Peter Noone

By the end of the 1960’s, Herman’s Hermits had more or less split up, and released a single as ‘Peter Noone and Hermans Hermits‘ in 1970 called “Lady Barbara” which reached No. 13 on the U.K. charts.

Some months later, Mickie Most suggested Peter Noone record an unreleased new David Bowie composition, “Oh! You Pretty Things“:

The single featured David Bowie on piano and gave Peter Noone a U.K. No. 12 hit in June 1971 providing David Bowie’s second * appearance on Top of the Pops, mainly as a result of the requirement that producers were required by the Musicians Union to feature ONLY the original players from the recording on the TV footage.

So, on 27 May 1971, Peter Noone appeared on Top of the Pops to promote his new single, with David Bowie* guesting on piano prettily fitted out in a dress and a hat with decorative flowers – here.

* David Bowie's first appearance on Top Of The Pops was for his hit Space Oddity.  This footage is lost but this link is his performance of the song in 1970:

* David Bowie's first appearance on TV was his interview on "Tonight" as founder of The Society for the Prevention of Cruelty to Long Haired Men in 1964:

In Dec ’71, David Bowie released his take of “Oh You Pretty Things” for the Hunky Dory album, one of Time Magazines top 100 albums.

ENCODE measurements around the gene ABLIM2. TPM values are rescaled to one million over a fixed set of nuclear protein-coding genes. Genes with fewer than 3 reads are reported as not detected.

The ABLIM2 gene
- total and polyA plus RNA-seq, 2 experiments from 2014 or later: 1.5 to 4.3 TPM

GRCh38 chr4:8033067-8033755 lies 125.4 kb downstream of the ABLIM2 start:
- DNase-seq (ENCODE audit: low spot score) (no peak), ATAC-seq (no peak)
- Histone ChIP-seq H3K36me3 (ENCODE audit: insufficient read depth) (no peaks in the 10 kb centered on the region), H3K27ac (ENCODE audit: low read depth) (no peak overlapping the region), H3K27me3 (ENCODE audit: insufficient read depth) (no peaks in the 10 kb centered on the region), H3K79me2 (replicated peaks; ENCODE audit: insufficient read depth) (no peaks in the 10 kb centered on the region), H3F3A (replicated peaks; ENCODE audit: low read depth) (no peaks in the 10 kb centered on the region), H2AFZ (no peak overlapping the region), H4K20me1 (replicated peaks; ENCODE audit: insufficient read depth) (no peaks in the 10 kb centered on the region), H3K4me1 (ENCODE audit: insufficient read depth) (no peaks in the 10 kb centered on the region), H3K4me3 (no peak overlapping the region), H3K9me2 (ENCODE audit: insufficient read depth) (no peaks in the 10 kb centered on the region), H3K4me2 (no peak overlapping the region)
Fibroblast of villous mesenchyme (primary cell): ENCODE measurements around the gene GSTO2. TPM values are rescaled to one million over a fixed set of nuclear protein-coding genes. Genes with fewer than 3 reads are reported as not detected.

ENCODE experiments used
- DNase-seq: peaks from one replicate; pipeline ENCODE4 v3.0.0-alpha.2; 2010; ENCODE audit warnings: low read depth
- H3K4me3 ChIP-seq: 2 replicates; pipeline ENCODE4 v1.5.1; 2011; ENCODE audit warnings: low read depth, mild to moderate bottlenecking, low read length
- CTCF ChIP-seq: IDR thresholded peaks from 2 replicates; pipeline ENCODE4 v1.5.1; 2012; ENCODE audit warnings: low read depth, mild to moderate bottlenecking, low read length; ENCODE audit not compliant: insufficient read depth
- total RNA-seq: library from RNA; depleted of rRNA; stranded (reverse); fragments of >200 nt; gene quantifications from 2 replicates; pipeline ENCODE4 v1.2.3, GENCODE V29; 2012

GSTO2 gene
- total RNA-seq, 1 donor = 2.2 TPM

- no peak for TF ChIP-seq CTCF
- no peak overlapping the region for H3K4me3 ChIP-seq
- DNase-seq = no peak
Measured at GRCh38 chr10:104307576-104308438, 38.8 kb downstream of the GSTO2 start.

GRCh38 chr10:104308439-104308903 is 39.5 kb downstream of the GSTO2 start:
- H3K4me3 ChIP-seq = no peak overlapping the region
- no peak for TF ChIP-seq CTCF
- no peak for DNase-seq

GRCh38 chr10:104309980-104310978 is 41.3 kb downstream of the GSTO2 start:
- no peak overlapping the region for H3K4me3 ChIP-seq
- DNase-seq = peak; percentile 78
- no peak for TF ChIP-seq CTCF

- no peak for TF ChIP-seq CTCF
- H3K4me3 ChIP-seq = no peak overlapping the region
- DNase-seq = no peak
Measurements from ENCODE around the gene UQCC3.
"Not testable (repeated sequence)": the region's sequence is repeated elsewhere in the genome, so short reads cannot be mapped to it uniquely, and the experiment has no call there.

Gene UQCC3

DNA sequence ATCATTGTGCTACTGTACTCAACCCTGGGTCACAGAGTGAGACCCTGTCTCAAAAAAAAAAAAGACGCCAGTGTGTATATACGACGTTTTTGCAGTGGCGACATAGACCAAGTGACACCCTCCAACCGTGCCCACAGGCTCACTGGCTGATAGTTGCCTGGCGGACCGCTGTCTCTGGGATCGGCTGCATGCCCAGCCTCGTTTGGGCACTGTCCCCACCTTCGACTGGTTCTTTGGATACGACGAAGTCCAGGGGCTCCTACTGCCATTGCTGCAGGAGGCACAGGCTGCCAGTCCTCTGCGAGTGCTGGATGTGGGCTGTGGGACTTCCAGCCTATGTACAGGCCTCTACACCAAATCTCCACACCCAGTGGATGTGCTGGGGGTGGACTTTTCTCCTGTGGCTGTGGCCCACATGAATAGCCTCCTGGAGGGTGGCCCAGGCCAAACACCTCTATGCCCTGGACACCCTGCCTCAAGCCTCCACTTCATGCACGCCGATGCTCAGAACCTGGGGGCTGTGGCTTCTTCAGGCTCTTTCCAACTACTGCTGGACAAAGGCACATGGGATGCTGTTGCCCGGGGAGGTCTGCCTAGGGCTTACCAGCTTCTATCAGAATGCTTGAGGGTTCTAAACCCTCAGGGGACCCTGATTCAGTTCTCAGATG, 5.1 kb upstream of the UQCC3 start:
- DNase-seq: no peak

Peter Noone’s second and third follow-up singles were “Walnut Whirl” and “Should I” but neither of them charted at all.

Lynsey de Paul / Barry Green co-wrote “Sugar Me” as Peter Noone’s fourth single.**  But Dudley Moore, who was Lynsey’s boyfriend at the time, suggested that she take the demo to manager Gordon Mills to launch her own career.   With no follow-up Peter’s career stalled.

** Lyn[d]sey [Rubin] explained to Spencer Leigh how she came to record this song: "We wrote 'Sugar Me' for Peter Noone but [manager] Gordon Mills heard my demo and thought it would be a good single for me. There had been the massacre at Munich Olympics and I was told it would be better not to have a Jewish name. I took De from my mother's maiden name, De Groot, and my father's middle name was Paul."

My own Solomon King had hit the chart in Australia with her song “When You’ve Gotta Go” although credited on record to ‘L.  Rubin’.

Meanwhile, by 1974, Lynsey de Paul had become the first woman to win an Ivor Novello Award for songwriting – both 10cc and Andrew Lloyd Webber & Tim Rice also won awards at that year’s prizegiving.